In the 19th century, value investors were deemed lunatics for buying railroad stocks after a series of railroad booms and busts. Especially those that were in receivership just a few years prior. What they noticed and that market had not yet figured out, however, was that the businesses behind these stocks were improving. These ‘lunatics’ were eventually proven right and had the returns to back it up. In 2020, value investors can also seem crazy, and after thirteen years of underperformance, this is understandable. However, value investing has weathered market forces for centuries. So yes, the market may be “different this time”, but purchasing stocks at discounted prices still makes sense to us.


For centuries, value investors have understood the relationship between a stock’s valuation, and future returns. What has changed is how investors decide if a company is “cheap”. In Valuation of Equity Securities: History, Theory and Application, Geoffrey Poitras marks the significant transitions in equity valuation. A few key moments are outlined below:23

Before 1850: Fixed Income Methods

The earliest issues of equity securities involved the use of valuation methods developed for fixed income securities to determine the ‘intrinsick’ value of the stock… The shortcoming with using fixed income methods to value common stock is that the dividend is not fixed over time.”

Mid-19th Century: Introduction of Discounted Cash Flows (DCF)

“Advanced valuation methodologies permitted the future cash flows associated with the asset being valued to vary over time… a U.K. mining engineer, William Armstrong (1811–1896), used discounted cash flow methods to value mining company issues and mining leases… Todhunter (1901) modelled the common stock price using a perpetuity with a constant growth rate, determining the pricing solution with an infinite number of dividend payments.”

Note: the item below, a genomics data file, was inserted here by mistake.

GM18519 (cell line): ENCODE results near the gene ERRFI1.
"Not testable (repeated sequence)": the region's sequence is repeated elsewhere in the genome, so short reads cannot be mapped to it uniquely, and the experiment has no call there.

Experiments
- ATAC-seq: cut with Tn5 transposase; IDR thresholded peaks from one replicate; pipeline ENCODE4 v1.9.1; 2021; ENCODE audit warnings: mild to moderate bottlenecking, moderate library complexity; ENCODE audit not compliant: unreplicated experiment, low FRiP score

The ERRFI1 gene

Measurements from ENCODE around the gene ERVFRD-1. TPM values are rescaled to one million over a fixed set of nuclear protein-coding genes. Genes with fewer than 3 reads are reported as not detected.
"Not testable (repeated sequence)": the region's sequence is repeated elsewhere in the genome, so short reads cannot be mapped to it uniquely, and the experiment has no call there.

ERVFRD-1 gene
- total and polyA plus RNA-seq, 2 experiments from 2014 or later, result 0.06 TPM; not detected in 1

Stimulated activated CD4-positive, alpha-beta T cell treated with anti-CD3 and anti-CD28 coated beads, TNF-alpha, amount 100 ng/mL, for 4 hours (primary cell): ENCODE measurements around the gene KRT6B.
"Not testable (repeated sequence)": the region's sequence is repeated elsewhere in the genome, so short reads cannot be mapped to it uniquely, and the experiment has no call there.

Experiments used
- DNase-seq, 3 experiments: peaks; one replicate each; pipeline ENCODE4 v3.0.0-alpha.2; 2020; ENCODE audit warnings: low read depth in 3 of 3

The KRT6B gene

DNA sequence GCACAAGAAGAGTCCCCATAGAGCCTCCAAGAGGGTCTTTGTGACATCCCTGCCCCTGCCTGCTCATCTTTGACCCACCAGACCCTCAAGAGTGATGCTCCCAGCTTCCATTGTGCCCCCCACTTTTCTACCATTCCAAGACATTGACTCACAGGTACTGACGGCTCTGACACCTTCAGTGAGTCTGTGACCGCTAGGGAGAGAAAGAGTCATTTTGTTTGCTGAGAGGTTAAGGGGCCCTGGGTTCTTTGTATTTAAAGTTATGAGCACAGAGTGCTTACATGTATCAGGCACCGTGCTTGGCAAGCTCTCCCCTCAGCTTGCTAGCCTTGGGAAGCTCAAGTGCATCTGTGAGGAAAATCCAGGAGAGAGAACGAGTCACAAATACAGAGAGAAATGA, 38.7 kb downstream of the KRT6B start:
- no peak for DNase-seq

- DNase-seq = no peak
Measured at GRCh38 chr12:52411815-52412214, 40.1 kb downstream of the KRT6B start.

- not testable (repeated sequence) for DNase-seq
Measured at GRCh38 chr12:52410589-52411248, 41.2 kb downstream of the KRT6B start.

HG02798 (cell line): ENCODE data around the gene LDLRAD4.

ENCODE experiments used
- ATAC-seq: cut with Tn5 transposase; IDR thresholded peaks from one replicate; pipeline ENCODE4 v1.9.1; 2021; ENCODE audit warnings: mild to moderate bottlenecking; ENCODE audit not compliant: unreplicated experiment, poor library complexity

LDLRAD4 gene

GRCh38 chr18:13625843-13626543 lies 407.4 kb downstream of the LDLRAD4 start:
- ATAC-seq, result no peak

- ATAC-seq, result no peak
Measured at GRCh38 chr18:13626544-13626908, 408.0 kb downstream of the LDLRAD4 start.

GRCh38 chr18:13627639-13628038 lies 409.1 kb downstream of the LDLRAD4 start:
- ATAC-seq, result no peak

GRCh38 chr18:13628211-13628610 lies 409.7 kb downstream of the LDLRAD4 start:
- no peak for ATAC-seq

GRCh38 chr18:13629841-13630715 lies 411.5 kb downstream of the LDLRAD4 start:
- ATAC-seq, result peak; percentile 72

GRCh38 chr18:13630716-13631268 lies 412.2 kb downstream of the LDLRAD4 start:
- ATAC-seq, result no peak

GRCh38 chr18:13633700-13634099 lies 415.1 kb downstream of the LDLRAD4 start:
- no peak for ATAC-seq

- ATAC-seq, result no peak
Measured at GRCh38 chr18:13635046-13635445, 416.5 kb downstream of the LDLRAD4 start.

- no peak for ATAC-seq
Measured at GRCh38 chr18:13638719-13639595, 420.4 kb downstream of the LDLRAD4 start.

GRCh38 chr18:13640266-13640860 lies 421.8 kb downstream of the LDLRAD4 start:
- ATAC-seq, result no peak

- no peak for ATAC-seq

Entering the 20th Century: Using Dividends

The dividend yield was considered to be the most important measure of equity security value, especially for investment grade stocks… The convention was to measure the value of common stock relative to bonds: being the most junior of all securities with the greatest variability of cash flow common stock required the highest yield among the securities on offer from a given corporation… Dividends paid were the most visible and reliable source of information about firm performance.

1924: Transition from Dividends to Earnings Based Models

“Smith (Common Stocks as Long-Term Investments) arguably marks the beginning of the transition from equity valuation based on dividend yields to equity valuation based on earnings… Smith changed the perception of the importance of earnings relative to dividends… superior presentation of accounting information by United States as compared to U.K. and European companies, e.g., in the reporting of consolidated versus unconsolidated earnings, also facilitated the use of valuations based on earnings as opposed to dividends.”

Since superior accounting information prompted this last transition from dividends to earnings, we know that earnings-based valuation metrics have remained popular, with Price-to-Earnings (P/E) being one of the most widely used. 


While valuation metrics and models have evolved over time as accounting information, data, company profiles, and markets change, there is one value factor that has curiously lived on, despite becoming increasingly irrelevant. This vestigial factor is Price-to-Book. In fact, the problems with book value have been highlighted since at least 1935:24

Alarmingly, however, the majority of value-oriented strategies incorporate this outdated value factor. This is particularly stark in the case of Value ETFs:

As the previous section showed, new accounting standards and information spurred the transition from dividend-based to earnings-based valuations in the early 20th century. A similar dynamic has unfolded in recent years, but many investors have stuck with the outdated model.